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Umbilicaria pustulata
Lasallia pustulata en La Coruña, Galicia, España. Attribution: I, Drow male. CC BY-SA 4.0

The genome sequence and gene models of Umbilicaria pustulata (syn. Lasallia pustulata) were not determined by the Joint Genome Institute (JGI), but were downloaded from NCBI on September 06, 2017. In order to allow comparative analyses with other fungal genomes sequenced by the JGI, a copy of this genome is incorporated into Mycocosm. JGI tools were used to automatically annotate predicted proteins. Please note that this copy of the genome is not maintained by NCBI and is therefore not automatically updated.

From NCBI BioProjects: https://www.ncbi.nlm.nih.gov/bioproject/382902

Lasallia pustulata population genomics

Adaptive differentiation in natural populations of a lichen-forming fungus along an elevation cline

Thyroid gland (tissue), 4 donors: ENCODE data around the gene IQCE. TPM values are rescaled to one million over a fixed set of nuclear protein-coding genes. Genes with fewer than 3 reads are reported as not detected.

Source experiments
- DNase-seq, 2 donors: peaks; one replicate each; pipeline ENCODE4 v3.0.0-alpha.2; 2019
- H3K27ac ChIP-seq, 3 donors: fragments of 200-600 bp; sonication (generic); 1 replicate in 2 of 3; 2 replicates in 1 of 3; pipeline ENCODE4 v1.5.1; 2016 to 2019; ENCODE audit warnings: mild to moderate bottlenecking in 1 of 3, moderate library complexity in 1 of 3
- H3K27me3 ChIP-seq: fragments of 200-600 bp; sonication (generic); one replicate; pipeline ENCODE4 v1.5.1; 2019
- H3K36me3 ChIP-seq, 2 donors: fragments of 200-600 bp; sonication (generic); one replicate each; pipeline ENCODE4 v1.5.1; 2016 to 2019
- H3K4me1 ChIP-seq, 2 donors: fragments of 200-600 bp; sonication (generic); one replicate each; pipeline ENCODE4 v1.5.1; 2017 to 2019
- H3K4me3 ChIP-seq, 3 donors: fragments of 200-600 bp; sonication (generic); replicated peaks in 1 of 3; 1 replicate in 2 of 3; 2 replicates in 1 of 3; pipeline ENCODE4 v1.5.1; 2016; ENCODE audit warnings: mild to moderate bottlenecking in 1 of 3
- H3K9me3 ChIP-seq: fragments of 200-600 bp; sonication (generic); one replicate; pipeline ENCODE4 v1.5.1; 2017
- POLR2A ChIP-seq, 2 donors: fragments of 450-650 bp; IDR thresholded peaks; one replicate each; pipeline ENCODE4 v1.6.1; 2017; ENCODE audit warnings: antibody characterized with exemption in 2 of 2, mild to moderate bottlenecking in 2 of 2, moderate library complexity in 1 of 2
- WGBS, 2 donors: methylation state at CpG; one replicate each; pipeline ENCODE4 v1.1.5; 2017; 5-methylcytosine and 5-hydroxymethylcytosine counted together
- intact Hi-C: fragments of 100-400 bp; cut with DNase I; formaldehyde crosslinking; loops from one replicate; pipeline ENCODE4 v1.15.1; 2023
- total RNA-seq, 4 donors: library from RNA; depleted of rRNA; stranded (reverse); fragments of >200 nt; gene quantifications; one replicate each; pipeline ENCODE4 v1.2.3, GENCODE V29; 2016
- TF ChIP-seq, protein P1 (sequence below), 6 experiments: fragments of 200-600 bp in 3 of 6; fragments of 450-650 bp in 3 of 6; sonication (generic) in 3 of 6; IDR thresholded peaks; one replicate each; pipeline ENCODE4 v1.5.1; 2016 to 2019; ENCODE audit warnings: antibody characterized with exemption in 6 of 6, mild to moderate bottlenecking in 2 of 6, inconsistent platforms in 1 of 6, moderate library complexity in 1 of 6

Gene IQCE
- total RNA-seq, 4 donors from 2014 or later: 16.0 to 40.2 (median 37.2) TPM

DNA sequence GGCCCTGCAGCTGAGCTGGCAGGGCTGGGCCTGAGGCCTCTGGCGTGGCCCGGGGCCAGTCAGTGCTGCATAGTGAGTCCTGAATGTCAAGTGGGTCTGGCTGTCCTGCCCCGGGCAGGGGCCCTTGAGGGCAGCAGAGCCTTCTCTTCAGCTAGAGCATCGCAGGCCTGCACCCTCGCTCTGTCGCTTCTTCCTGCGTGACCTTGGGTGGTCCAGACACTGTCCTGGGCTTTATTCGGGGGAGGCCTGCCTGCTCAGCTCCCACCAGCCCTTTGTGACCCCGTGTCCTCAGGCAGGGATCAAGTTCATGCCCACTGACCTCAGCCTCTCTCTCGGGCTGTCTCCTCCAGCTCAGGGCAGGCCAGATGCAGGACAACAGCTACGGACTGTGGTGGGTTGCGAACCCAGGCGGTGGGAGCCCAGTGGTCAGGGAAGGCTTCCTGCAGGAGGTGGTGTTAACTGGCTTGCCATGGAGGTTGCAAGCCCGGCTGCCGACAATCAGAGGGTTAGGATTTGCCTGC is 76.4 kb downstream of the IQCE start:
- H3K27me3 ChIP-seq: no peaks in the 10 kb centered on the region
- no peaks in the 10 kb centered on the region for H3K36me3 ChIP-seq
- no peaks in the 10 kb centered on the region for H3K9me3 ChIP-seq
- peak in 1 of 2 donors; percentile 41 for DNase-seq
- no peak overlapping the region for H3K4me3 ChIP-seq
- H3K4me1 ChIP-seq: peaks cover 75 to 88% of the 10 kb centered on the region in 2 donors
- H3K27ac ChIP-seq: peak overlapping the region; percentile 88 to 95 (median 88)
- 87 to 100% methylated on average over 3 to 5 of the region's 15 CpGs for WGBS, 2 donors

Many fungal species occur across a wide variety of habitats. Particularly lichens, fungi that form symbioses with photosynthetic algae or bacteria, have evolved a remarkable tolerance for environmental extremes. Despite their ecological importance and ubiquity, we know little about the genetic basis of adaptive differentiation in natural fungal populations. Here we studied patterns of genome-wide population differentiation in the lichen-forming fungus Lasallia pustulata along an elevation gradient in the Mediterranean region ranging from 100 to 1,300 m altitude. By sequencing pools of individuals from six populations along the cline, we found evidence for strong genetic differentiation between lowland and highland populations. This was despite short geographical distances (<10 km) the high levels of gene flow between populations. We identified several candidate genes that strongly correlate in frequency with environmental variables, and genes that are target of positive selection, particularly in the lower altitude populations (100 - 800 m a.s.l.). Functional annotations of these genes point to a number of important biological functions associated with stress response and local environmental adaptation. Our results provide a first genome-wide perspective on the adaptive differentiation of natural lichen populations.

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